5 new interpolation kernels
5 new interpolation kernels
For whoever interested, *.mp4 has posted five interpolation kernels in Doom9:
http://forum.doom9.org/showthread.php?t=166080
http://forum.doom9.org/showthread.php?t=166080
 fmw42
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Re: 5 new interpolation kernels
henrywho,
I had been thinking for quite some time now about the binomial filter for use as a window or filter shape in IM (for distort resize and resize). I have also suggested that to Anthony and Nicolas.
Thanks for pointing that link out.
Fred
I had been thinking for quite some time now about the binomial filter for use as a window or filter shape in IM (for distort resize and resize). I have also suggested that to Anthony and Nicolas.
Thanks for pointing that link out.
Fred
 anthony
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Re: 5 new interpolation kernels
I am not quite certain how these interpolations methods are being applied. The code just defines 'weights' then calls some other function to apply them.henrywho wrote:For whoever interested, *.mp4 has posted five interpolation kernels in Doom9:
http://forum.doom9.org/showthread.php?t=166080
Anthony Thyssen  Webmaster for ImageMagick Example Pages
https://imagemagick.org/Usage/
https://imagemagick.org/Usage/

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Re: 5 new interpolation kernels
I've looked into the math behind the binomial window functions, and it looks like it may add something valuable.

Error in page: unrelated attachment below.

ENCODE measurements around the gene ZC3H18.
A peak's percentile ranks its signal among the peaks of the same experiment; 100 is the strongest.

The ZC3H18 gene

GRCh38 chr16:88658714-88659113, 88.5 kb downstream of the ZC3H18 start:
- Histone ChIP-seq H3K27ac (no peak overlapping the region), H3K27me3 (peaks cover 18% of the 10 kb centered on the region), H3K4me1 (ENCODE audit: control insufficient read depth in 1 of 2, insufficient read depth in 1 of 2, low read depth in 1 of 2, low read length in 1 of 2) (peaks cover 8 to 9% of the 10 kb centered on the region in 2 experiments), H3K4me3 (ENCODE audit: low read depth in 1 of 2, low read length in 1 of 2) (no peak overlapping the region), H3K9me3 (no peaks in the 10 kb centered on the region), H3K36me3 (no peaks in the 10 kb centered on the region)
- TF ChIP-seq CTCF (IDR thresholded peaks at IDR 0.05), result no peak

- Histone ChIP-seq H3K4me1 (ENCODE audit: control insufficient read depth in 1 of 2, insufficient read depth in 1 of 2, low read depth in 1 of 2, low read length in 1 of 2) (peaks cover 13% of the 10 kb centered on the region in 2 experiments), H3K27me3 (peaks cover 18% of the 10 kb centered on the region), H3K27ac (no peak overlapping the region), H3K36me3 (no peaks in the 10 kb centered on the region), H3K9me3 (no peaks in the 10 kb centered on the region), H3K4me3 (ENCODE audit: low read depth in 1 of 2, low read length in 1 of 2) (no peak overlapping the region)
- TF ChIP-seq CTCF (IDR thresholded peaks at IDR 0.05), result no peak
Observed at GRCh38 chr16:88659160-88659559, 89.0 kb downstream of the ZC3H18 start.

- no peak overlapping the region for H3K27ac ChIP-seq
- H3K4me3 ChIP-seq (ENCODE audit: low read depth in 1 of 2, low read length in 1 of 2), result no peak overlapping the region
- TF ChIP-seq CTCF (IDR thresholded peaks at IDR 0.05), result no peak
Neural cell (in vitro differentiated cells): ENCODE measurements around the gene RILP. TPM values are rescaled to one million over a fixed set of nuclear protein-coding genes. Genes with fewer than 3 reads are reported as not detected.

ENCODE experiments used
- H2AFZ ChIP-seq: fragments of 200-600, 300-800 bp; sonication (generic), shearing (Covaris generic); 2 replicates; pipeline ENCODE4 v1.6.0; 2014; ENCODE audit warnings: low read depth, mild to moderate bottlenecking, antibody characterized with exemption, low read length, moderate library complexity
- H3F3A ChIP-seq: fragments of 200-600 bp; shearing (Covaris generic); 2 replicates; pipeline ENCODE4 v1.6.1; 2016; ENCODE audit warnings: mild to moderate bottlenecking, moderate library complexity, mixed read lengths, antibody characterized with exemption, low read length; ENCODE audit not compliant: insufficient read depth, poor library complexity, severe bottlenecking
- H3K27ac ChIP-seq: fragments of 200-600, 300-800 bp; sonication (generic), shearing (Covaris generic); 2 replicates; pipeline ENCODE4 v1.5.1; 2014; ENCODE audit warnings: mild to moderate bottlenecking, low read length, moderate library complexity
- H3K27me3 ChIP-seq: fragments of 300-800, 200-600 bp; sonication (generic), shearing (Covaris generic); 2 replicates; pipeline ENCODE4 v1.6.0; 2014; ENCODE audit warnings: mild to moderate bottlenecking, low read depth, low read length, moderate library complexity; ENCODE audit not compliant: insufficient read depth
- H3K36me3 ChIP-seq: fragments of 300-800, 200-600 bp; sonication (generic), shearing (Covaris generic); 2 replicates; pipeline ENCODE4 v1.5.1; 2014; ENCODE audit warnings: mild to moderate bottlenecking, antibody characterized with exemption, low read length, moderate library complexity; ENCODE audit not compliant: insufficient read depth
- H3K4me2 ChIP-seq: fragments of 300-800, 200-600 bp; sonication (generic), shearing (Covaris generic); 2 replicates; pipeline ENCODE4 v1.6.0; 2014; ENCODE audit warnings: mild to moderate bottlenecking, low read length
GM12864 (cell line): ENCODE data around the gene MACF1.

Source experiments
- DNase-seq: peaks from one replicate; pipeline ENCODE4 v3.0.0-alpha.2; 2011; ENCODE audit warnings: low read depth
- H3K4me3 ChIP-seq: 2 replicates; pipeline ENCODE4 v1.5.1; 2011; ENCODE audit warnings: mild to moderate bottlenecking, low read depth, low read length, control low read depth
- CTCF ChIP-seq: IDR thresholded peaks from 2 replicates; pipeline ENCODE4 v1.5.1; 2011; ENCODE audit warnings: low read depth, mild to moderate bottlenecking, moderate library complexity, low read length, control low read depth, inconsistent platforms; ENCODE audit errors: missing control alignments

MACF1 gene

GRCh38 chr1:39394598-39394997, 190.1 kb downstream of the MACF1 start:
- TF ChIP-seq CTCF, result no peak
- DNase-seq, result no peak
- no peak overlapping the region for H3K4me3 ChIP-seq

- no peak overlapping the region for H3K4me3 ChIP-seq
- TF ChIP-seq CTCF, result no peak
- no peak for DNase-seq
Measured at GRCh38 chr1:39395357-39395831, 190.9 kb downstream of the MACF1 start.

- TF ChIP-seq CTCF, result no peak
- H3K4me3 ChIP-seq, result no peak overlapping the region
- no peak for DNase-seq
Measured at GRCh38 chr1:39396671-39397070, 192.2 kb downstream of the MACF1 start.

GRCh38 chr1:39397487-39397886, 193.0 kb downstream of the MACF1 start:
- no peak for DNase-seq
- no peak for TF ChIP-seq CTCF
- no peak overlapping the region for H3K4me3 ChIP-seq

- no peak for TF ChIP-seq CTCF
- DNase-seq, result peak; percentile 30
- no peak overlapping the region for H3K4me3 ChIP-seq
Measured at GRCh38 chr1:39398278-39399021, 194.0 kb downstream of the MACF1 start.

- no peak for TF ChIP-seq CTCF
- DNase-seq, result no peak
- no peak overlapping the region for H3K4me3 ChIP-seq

As is often the case, the top level motivation goes through a limit when the window has infinite width, so it's hard to tell what whether they'll add much with small numbers of lobes.
I would guess the results would be pretty close to using Parzen or Quadratic (Bspline) windowing. But I've not looked into this enough to know. And I've not tried the existing versions.
As a stand alone filter, I think this could be noticeably better than the usual truncated Gaussian blur.
Thank you Henry! (And Fred.)
(No time for this now.)
As is often the case, the top level motivation goes through a limit when the window has infinite width, so it's hard to tell what whether they'll add much with small numbers of lobes.
I would guess the results would be pretty close to using Parzen or Quadratic (Bspline) windowing. But I've not looked into this enough to know. And I've not tried the existing versions.
As a stand alone filter, I think this could be noticeably better than the usual truncated Gaussian blur.
Thank you Henry! (And Fred.)
(No time for this now.)
 anthony
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Re: 5 new interpolation kernels
That still does not explain how the values are actually used as a filter.